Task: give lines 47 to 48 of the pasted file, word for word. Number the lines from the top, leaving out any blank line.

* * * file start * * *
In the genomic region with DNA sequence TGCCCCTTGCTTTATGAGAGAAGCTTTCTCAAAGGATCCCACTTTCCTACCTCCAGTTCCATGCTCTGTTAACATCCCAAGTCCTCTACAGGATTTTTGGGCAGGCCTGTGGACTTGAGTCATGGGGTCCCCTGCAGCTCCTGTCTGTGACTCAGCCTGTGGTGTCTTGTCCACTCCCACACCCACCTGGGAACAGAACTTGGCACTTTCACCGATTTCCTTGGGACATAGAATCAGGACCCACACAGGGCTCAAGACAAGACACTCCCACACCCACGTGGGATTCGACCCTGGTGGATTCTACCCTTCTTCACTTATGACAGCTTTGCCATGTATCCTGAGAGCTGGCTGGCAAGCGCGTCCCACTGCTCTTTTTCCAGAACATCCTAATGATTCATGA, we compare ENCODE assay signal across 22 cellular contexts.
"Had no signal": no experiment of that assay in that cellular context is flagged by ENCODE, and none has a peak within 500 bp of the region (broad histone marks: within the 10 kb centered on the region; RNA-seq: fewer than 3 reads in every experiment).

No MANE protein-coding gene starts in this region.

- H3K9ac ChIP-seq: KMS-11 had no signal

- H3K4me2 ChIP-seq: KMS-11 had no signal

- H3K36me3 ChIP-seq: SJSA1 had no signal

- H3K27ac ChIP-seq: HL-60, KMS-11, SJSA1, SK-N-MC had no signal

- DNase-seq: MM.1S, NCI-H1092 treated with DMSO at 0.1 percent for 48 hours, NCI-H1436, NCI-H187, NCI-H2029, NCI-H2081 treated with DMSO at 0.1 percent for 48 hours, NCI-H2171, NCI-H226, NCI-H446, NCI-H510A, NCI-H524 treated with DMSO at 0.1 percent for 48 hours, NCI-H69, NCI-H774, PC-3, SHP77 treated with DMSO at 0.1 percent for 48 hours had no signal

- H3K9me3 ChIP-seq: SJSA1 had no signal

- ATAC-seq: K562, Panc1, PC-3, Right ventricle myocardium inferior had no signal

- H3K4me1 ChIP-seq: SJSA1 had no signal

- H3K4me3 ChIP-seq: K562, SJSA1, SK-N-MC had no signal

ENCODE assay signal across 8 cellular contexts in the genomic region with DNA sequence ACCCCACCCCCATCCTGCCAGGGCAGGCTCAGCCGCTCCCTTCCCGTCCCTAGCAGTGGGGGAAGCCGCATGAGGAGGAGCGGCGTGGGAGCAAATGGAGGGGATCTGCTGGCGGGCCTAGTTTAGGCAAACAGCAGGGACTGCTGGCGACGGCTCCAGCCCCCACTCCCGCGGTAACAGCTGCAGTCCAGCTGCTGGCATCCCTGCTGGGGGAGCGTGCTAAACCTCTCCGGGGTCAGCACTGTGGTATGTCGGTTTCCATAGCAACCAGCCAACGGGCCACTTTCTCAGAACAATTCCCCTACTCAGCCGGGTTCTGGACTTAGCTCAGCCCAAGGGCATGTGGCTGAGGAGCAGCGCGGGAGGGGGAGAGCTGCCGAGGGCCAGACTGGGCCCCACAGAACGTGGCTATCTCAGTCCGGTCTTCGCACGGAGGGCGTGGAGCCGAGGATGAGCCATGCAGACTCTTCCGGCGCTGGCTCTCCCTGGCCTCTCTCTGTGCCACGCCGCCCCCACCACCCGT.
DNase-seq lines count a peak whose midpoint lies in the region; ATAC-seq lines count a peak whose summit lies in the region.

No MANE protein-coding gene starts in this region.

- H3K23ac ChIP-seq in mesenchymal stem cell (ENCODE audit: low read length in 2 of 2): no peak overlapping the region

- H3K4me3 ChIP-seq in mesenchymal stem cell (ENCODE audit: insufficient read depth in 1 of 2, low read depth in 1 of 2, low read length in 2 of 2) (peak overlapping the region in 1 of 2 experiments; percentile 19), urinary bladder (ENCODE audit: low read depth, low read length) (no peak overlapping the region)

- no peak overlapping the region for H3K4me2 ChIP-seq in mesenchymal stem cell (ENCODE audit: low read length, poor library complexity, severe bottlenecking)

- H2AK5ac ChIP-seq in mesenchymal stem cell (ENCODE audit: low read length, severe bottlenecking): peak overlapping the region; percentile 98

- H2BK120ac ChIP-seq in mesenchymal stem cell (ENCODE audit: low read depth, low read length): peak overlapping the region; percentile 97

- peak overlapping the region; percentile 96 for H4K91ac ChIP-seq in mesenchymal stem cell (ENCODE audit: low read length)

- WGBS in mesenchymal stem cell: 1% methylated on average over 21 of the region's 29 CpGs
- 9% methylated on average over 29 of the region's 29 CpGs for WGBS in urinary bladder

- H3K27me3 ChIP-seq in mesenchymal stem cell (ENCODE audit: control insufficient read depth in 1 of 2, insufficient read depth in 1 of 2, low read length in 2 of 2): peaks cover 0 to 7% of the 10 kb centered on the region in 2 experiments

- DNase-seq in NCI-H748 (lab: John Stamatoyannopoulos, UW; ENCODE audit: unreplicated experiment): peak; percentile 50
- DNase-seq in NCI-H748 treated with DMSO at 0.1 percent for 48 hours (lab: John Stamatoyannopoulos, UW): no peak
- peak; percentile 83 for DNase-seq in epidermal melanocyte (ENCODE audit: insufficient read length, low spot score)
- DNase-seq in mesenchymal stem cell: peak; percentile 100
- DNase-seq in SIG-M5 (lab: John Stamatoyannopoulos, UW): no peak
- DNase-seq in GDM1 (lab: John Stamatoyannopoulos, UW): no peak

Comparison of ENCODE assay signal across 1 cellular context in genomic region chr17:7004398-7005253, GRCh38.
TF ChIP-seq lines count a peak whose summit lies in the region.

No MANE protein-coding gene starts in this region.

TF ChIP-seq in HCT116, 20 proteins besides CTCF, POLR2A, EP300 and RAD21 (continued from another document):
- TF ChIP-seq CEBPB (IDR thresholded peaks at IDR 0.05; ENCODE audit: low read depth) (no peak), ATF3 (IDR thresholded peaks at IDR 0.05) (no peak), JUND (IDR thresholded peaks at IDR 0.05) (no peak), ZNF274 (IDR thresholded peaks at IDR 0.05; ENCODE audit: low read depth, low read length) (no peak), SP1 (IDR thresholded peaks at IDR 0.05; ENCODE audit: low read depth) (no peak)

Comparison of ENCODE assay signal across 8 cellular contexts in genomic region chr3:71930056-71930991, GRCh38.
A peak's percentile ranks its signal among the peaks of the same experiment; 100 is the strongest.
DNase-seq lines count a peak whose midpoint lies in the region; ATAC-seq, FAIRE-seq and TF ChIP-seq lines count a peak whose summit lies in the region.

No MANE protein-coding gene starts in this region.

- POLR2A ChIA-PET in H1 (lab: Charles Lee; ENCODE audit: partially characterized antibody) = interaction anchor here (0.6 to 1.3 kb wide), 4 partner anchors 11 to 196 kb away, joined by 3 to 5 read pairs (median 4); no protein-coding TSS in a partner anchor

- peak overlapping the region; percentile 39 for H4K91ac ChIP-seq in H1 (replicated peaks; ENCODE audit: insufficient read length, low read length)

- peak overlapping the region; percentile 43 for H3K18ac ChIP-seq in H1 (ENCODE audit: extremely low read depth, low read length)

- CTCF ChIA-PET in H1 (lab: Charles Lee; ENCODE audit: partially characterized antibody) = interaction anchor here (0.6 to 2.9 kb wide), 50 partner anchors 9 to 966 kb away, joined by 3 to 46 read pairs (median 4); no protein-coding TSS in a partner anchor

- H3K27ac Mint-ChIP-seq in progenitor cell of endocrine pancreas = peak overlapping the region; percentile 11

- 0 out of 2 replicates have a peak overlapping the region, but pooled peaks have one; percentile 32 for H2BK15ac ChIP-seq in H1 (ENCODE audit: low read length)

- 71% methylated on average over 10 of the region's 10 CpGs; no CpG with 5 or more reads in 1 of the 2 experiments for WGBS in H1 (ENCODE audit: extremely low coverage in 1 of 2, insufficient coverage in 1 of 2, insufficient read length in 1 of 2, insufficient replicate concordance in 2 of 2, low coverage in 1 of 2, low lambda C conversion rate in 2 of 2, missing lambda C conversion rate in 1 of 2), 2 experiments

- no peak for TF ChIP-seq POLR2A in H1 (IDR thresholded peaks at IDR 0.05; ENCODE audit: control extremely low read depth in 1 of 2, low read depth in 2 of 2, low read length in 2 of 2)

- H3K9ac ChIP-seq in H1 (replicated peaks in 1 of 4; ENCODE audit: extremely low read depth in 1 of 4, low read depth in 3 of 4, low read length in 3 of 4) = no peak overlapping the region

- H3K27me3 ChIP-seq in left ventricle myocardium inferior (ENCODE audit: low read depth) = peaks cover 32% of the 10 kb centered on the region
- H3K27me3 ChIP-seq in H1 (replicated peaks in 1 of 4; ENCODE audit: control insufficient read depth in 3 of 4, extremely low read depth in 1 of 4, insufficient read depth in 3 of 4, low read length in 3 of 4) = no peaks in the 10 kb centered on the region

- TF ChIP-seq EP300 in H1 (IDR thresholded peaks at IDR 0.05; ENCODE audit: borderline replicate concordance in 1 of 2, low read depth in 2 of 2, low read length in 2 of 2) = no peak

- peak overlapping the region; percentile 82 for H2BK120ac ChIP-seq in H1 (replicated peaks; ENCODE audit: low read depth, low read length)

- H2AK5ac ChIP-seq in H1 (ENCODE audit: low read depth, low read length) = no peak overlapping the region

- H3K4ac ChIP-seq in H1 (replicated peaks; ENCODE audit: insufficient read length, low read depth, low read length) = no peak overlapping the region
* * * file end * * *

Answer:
- no peak for TF ChIP-seq POLR2A in H1 (IDR thresholded peaks at IDR 0.05; ENCODE audit: control extremely low read depth in 1 of 2, low read depth in 2 of 2, low read length in 2 of 2)

- H3K9ac ChIP-seq in H1 (replicated peaks in 1 of 4; ENCODE audit: extremely low read depth in 1 of 4, low read depth in 3 of 4, low read length in 3 of 4) = no peak overlapping the region